Friday, January 16, 2009

On Belonging

I don't generally have trouble starting. This is one of those nasty areas though. No man's land. The dead zone. I don't suppose I am capable of expressing the complexity of the emotion involved. Almost all of it unpleasant. All of it, in fact.

Considering how much I've said in these pages, I have certainly not said much about my father. Some unpleasant memories, a bit of mewling about compassion and forgiveness, none of it heartfelt enough to have any effect. Everything has been duty. There is no recognizable human connection. I say this, not having seen him for fifteen years. He's just over the hill, as the crow flies maybe five miles away. Might as well be the dark side of the moon. Wish it were. I wouldn't have to deal with it.

He's old now, I suppose. Anyway, he has to go to the hospital I'm given to understand and he wants me to drive him. To have his prostate removed. As I say, old. Then he wants me to bodyguard him from the woman who lives in his house, who can destroy him whenever she wants. Don't ask. It's the same story, no matter which the woman is.

I don't think I'll go into any of his details. As I well know, silence is one of the best ways to protect someone. That's what I think.

I loved being a father so much.

This is the saddest thing I've ever written.

So I got in a pretty good, nasty workout tonight. The kind where I lie on the floor when I'm done, turn onto one side and lift my leg up in some sort of primal effort to stop hurting. I don't know what that's about. A reflex maybe. You may be thinking that I work so hard to escape some emotional issue. But I didn't work so hard. Just ten minutes. And the rest of my life is so very soft. Anyway, there is no escape.

Starting a bit of pure strength training, as I say. I recalled tonight an effect of that sort of thing. I don't remember why I mentioned it to E, the fellow I train with, but I'm sure there was some relevant context -- I don't just blurt things out. Anyway, I recalled that the hormonal effect of big strength training was so great, re testosterone, that the spillover results in hypersexuality. Not pig behavior, just a lot of sexual energy. He said that he'd noticed the same thing back when he was doing heavy squats. So there you go then. This isn't exactly what they mean when they say exercise gives you energy, but it's related. Hormones. The opposite of being old.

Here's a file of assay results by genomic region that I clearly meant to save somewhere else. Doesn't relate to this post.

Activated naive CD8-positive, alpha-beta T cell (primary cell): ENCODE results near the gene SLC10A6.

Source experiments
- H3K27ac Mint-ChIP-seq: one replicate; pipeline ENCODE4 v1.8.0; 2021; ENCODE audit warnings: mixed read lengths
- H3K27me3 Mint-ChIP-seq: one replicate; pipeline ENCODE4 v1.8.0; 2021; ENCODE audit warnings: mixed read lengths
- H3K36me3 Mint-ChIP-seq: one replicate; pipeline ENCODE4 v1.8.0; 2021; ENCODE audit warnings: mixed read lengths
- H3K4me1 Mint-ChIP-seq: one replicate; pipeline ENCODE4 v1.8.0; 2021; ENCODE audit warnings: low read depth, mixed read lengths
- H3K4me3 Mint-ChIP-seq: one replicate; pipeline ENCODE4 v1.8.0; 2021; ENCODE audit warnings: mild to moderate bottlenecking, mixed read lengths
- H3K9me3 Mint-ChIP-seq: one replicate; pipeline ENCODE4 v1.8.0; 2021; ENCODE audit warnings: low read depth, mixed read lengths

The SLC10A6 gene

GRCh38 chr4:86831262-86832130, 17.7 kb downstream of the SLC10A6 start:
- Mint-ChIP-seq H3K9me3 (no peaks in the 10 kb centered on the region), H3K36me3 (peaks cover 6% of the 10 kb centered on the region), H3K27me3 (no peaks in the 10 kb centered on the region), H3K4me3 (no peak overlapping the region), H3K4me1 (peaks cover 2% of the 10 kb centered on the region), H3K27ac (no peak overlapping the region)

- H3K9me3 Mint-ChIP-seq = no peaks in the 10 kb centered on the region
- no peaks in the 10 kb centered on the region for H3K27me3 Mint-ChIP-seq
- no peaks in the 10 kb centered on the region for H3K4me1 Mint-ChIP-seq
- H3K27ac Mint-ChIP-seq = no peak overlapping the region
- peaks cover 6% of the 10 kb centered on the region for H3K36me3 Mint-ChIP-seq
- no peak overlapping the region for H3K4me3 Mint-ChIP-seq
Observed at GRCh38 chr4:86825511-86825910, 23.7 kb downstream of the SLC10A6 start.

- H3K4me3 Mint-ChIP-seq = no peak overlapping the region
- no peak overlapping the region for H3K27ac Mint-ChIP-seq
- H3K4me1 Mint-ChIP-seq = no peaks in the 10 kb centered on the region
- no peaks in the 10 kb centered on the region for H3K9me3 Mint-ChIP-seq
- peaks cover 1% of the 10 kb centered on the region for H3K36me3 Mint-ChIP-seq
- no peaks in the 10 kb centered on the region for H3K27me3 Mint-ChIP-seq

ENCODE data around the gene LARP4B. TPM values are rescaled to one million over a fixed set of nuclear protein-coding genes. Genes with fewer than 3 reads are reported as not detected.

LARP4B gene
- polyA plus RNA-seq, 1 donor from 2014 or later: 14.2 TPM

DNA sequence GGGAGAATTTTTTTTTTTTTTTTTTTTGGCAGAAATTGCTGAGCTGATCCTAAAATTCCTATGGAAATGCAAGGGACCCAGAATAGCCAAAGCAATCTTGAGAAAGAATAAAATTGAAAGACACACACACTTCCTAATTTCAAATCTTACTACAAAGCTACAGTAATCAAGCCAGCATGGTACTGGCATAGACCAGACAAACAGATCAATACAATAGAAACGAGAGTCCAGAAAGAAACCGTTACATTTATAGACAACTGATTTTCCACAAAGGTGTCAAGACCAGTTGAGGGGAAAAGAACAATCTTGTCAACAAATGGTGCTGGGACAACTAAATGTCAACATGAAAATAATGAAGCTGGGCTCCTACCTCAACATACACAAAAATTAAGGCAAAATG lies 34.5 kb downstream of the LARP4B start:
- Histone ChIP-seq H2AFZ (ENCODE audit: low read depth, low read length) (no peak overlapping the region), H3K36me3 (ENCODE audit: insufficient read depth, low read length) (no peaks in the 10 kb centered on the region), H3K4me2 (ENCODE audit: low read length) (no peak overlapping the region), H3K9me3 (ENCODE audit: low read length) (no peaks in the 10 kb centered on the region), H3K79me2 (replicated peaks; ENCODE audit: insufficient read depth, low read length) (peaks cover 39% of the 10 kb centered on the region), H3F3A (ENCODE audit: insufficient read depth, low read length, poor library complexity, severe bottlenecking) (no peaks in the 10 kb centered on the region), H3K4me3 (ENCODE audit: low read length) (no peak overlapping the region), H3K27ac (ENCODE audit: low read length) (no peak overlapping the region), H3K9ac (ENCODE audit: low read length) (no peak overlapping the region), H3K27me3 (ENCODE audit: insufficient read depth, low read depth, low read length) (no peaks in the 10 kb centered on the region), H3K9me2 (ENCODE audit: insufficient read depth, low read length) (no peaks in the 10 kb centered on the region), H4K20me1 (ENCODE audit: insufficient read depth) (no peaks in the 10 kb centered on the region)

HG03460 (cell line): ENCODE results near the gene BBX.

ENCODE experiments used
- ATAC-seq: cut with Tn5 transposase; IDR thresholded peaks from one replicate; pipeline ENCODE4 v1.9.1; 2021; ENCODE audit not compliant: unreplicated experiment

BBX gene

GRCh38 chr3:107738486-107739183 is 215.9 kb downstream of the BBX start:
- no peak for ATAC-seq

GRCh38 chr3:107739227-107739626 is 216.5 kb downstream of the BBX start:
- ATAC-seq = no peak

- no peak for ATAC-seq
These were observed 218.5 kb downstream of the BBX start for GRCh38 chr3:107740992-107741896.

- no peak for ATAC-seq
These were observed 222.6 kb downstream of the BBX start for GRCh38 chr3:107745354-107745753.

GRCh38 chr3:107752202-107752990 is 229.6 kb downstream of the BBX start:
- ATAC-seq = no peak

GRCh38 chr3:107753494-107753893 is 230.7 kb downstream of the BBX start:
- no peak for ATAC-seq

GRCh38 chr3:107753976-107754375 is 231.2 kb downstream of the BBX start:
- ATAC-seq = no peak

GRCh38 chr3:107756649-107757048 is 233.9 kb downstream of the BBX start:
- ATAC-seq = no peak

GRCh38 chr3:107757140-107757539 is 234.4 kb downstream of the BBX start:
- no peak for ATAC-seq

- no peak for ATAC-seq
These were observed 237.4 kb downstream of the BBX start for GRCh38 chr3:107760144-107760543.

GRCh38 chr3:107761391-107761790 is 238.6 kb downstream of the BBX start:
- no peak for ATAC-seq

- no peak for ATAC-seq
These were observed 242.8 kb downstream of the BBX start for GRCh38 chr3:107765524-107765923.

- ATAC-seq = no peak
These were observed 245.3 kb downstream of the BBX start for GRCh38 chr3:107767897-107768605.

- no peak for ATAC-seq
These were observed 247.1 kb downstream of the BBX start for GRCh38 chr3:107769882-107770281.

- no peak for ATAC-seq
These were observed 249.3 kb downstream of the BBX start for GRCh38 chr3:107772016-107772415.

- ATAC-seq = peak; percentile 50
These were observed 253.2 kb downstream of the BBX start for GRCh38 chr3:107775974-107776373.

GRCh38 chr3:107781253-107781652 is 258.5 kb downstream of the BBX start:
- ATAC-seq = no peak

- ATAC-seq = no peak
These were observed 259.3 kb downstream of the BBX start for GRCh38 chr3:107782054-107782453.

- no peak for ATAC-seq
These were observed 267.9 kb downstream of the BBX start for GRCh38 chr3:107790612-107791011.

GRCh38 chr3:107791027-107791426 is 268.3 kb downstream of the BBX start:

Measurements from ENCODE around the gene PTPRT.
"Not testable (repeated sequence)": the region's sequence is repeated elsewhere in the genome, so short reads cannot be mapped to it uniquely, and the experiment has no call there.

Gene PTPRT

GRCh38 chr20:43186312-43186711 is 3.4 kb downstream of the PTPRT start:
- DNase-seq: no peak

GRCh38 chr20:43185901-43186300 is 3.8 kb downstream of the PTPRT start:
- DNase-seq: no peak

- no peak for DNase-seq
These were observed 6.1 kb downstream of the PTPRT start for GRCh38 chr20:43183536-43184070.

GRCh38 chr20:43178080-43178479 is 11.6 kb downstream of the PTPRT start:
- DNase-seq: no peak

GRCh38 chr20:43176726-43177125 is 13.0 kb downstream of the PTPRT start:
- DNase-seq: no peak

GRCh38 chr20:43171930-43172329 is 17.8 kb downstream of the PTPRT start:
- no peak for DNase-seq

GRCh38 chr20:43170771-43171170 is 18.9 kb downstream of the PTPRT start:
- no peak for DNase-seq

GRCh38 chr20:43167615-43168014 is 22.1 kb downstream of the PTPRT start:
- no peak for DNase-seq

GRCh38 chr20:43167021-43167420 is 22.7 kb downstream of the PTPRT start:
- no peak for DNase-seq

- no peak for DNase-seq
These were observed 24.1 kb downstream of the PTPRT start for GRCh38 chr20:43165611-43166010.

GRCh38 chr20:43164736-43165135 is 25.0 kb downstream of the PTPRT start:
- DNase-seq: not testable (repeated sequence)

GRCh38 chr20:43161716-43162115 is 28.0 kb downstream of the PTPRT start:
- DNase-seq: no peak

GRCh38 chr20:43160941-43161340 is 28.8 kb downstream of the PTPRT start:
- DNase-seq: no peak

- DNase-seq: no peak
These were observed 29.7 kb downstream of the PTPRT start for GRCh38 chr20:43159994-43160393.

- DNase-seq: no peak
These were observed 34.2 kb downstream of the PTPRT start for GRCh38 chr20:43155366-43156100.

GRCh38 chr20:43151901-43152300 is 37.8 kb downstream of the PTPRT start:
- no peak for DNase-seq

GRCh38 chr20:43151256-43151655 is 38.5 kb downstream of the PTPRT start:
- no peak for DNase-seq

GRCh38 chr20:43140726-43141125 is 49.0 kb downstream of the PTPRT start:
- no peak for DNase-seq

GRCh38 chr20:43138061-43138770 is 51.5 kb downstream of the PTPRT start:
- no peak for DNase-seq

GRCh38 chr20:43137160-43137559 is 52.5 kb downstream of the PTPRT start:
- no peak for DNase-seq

As for reflexes, E got an earful of me talking about the Moro reflex. The startle reflex, when a baby throws out its hands and cries. Universal, in a healthy nervous system. Sort of the opposite of the grasping reflex. Remember that? Put your finger in a baby's hand and it will grab tight. Obviously, both are instincts left over from when we were ape-like creatures clinging to our mother's fur, hoping not to fall out of the tree.

Friendship is such an odd thing, don't you think? How do you do it? To trust, to confide, to relax, to let down the guard -- to belong. It's just the mood of the moment, but it seems impossible that I will ever belong to anything again. And I'm such a great guy. Even given the fact that I do not want to see my father. I'm actively hostile to the idea -- it's like swallowing vomit. Duty is not love, but it is just as necessary. It frightens me to think that I might have a friend. You wouldn't want to live inside my head. It is vast. It contains multitudes.

What, I'm rambling? You should know me better than that by now. I'm quite brilliant. How many times do I have to repeat that before it gets through your thick skull? It's just that I'm damaged, and don't know how to fix it. In theory, yes, of course -- just let go, trust, accept friendship and love. Have faith that when the phone rings it's possible that something other than more soul-crushing news is on the way. Maybe a good thing can happen, that lasts? But things that happen can happen again in another way.

Yes, of course I know the answer to this as well. It's not about what happens. It's about human contact. The way a little boy whose fourth birthday is tomorrow throws himself into his father's arms just before bedtime.

Ah. Now I can smile again.


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